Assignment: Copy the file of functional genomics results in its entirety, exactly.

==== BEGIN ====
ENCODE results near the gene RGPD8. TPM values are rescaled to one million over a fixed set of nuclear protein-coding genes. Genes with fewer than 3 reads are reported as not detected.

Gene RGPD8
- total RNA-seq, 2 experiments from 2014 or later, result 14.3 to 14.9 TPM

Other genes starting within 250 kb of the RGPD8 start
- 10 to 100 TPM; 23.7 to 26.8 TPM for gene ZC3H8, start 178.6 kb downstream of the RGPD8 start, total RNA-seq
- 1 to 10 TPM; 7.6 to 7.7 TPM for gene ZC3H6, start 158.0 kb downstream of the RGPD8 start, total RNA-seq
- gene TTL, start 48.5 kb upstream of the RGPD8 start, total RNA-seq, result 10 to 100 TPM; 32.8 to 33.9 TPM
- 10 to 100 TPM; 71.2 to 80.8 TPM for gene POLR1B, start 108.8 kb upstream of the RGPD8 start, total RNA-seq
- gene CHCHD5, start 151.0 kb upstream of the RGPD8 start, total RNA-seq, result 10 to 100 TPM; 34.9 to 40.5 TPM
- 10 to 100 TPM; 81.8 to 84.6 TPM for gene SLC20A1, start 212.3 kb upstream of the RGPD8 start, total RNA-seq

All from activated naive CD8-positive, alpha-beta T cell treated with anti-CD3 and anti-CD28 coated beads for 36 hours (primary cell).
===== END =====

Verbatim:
ENCODE results near the gene RGPD8. TPM values are rescaled to one million over a fixed set of nuclear protein-coding genes. Genes with fewer than 3 reads are reported as not detected.

Gene RGPD8
- total RNA-seq, 2 experiments from 2014 or later, result 14.3 to 14.9 TPM

Other genes starting within 250 kb of the RGPD8 start
- 10 to 100 TPM; 23.7 to 26.8 TPM for gene ZC3H8, start 178.6 kb downstream of the RGPD8 start, total RNA-seq
- 1 to 10 TPM; 7.6 to 7.7 TPM for gene ZC3H6, start 158.0 kb downstream of the RGPD8 start, total RNA-seq
- gene TTL, start 48.5 kb upstream of the RGPD8 start, total RNA-seq, result 10 to 100 TPM; 32.8 to 33.9 TPM
- 10 to 100 TPM; 71.2 to 80.8 TPM for gene POLR1B, start 108.8 kb upstream of the RGPD8 start, total RNA-seq
- gene CHCHD5, start 151.0 kb upstream of the RGPD8 start, total RNA-seq, result 10 to 100 TPM; 34.9 to 40.5 TPM
- 10 to 100 TPM; 81.8 to 84.6 TPM for gene SLC20A1, start 212.3 kb upstream of the RGPD8 start, total RNA-seq

All from activated naive CD8-positive, alpha-beta T cell treated with anti-CD3 and anti-CD28 coated beads for 36 hours (primary cell).